Channel 4 have said that offensive shows will only be removed in “exceptional circumstances” moving forward.
The channel’s Editor-At-Large Dorothy Byrne explained in an editorial for The Guardian that a review of practices is in place in order to solidify the principles of Channel 4.
“We know that it is a matter of judgement, but we will begin from the premise that we should not destroy the past, however embarrassing that past may be, except in exceptional circumstances,” Byrne began.
“Those thousands of hours of material are not only our own history as a broadcaster, they are part of the social history of our country.”
Byrne continued by explaining that in instances where content might offend the viewer, those cases “are generally best handled by adding warnings rather than removing them entirely”.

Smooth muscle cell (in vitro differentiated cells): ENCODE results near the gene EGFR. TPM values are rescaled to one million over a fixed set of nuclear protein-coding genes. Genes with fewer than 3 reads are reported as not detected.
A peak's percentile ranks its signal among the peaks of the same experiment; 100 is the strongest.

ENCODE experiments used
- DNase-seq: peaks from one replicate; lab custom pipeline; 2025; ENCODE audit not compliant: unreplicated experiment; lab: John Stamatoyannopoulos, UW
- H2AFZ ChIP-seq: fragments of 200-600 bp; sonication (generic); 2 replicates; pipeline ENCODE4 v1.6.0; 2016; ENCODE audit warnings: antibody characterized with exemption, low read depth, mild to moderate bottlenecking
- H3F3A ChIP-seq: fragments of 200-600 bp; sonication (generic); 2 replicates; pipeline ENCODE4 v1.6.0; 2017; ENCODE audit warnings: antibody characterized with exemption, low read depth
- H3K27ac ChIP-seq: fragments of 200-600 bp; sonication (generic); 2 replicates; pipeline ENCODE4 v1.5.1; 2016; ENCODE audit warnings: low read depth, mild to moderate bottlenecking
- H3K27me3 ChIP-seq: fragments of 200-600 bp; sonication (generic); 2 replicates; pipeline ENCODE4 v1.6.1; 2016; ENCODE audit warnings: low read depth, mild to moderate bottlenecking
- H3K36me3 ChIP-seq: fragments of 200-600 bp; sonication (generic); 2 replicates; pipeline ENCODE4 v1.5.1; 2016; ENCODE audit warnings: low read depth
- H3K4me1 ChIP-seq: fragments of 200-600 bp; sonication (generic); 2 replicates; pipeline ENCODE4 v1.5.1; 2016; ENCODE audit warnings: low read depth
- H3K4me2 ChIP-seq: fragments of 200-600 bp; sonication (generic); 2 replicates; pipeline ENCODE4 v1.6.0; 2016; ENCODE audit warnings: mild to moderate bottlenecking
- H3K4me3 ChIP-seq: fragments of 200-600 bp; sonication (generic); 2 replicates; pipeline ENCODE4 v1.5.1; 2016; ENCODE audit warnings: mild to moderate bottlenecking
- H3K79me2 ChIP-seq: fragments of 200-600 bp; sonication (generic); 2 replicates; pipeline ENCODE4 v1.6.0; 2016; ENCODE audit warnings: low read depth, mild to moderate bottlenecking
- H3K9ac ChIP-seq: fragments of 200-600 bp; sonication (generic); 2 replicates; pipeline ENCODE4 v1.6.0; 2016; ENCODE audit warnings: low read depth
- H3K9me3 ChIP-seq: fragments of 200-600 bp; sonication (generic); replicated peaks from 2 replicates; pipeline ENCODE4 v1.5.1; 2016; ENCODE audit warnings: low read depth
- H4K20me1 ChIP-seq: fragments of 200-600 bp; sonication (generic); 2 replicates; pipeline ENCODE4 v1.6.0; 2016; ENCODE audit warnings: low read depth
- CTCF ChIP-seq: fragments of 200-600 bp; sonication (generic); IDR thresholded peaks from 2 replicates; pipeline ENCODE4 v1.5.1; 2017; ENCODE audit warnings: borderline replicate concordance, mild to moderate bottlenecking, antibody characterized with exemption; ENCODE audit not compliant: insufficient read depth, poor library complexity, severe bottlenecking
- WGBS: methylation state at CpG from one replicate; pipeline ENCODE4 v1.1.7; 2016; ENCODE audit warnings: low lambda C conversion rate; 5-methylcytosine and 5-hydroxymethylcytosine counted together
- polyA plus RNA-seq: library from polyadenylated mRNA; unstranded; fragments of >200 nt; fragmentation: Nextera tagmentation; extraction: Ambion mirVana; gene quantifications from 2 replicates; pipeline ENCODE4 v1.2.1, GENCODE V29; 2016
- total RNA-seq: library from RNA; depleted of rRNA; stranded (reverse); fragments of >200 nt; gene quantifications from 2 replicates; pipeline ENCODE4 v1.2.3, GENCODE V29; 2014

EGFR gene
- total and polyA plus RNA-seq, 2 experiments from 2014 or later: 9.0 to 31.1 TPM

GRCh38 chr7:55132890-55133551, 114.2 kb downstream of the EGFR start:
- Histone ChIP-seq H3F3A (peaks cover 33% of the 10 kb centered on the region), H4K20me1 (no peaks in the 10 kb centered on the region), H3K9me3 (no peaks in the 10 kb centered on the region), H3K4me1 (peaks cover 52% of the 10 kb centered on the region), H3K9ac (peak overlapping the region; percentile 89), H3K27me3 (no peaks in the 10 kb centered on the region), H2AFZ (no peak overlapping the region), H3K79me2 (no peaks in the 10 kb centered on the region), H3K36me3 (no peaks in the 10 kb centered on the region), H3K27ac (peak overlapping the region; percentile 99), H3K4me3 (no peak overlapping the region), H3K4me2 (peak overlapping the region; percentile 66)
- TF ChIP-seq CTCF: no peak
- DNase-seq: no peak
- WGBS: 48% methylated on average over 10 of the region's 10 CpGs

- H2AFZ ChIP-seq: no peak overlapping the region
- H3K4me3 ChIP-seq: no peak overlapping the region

The explanation also pointed to internal Channel 4 discussions with LGBTQ+ staff members. “They said they didn’t want the homophobia of the past hidden,” Byrne explained. “It was by fighting the attitudes shown by some characters in older programmes that minorities have achieved the rights and freedoms they have today.
“If much-loved characters in the past made homophobic comments or dressed up as people from other ethnic groups or pretended to be people who use wheelchairs, should we destroy that evidence of the social attitudes of the times?”
She added: “Cleaning up our past erases evidence of how views that we would now consider reprehensible were normalised.”
The editorial follows the removal of various shows in the past few weeks, including Little Britain, The Mighty Boosh and The League of Gentlemen, for the use of blackface.